Sri Ramakrishna’s spiritual discoveries can still serve to encourage us to value our own and other people’s moments of heightened awareness. He can inspire us to hope that despite the enormous variety of religious belief and practice, we can discover our oneness in the presence of God. Long ago, A Sufi poet said, ‘On my way to the mosque, O Lord, I passed the Magian in front of his flame, deep in thought, and a little further I heard a rabbi reciting his holy book in the synagogue, and then I came upon the church where the hymns sung gently in my ears and finally I came into the mosque and pondered how many are the different ways to You -- the one God.’ More recently, the English writer on mysticism Evelyn Underhill said that religions meet where religions take their source -- in God. Ramakrishna suggests, from his own experience, that there all devotees, by whatever they call upon God, are met by one and the same Divine Reality.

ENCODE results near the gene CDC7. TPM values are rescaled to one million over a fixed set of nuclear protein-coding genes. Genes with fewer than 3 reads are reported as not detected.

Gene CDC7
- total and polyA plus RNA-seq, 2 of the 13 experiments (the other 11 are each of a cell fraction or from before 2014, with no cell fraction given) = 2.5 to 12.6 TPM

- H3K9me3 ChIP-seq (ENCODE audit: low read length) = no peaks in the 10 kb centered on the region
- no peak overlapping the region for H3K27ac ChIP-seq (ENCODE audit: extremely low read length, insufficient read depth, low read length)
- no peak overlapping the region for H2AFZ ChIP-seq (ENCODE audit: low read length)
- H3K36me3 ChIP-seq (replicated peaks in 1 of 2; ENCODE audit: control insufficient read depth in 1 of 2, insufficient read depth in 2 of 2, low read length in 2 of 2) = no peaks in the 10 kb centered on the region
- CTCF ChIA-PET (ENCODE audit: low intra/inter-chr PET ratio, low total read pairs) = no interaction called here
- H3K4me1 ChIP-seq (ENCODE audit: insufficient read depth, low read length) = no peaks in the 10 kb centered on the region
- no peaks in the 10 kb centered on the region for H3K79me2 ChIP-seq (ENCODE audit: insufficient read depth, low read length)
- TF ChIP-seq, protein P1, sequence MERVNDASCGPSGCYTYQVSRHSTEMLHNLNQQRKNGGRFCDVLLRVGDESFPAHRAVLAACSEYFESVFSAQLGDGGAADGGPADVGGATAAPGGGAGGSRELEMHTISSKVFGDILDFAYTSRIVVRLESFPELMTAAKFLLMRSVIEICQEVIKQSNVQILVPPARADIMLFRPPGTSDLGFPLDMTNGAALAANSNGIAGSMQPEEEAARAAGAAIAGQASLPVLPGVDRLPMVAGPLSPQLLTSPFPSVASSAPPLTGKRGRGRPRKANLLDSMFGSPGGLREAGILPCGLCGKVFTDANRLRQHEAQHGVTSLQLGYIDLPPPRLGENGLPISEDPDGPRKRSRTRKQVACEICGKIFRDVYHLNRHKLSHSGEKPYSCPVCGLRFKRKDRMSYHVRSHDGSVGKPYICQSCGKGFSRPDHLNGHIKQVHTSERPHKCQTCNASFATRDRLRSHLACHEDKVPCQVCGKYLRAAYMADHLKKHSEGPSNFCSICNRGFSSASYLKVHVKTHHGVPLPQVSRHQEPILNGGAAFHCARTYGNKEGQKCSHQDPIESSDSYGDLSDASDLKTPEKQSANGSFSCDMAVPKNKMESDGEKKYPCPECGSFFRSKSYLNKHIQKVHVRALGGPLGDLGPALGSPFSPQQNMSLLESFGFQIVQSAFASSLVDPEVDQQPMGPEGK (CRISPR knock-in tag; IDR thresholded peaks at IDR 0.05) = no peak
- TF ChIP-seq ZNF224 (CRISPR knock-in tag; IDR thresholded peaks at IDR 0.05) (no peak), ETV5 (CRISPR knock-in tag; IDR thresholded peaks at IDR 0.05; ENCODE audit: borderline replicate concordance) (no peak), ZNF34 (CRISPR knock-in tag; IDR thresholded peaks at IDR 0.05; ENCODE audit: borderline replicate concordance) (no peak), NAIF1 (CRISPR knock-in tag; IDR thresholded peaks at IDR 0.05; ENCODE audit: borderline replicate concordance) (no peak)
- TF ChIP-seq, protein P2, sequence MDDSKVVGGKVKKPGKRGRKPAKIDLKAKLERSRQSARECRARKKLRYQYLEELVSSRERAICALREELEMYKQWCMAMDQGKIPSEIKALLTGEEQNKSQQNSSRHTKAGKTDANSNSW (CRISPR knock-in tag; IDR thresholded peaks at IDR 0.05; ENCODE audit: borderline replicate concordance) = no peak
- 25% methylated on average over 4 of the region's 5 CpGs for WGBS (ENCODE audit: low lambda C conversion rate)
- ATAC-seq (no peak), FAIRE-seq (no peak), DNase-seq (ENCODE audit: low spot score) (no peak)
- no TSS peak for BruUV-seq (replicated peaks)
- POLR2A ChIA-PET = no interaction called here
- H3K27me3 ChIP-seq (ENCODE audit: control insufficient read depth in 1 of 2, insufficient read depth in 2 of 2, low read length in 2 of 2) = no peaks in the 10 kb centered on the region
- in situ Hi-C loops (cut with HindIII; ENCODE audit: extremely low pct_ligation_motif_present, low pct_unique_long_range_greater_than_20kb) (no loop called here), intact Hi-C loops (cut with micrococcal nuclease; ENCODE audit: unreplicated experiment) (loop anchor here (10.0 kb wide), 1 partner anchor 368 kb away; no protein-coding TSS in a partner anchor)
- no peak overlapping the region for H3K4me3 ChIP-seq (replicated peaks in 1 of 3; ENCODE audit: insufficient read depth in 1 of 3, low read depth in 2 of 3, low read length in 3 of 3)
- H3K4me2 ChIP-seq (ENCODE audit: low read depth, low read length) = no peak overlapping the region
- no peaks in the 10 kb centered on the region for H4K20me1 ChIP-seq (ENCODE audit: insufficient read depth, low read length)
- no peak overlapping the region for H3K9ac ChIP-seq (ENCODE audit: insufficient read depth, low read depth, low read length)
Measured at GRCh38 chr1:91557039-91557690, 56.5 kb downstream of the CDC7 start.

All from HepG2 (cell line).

If, then, there are many ways to the One God: is it only in Jesus that God is fully revealed and does the Bible have an authority greater than that of other scriptures? These are questions to which we shall return.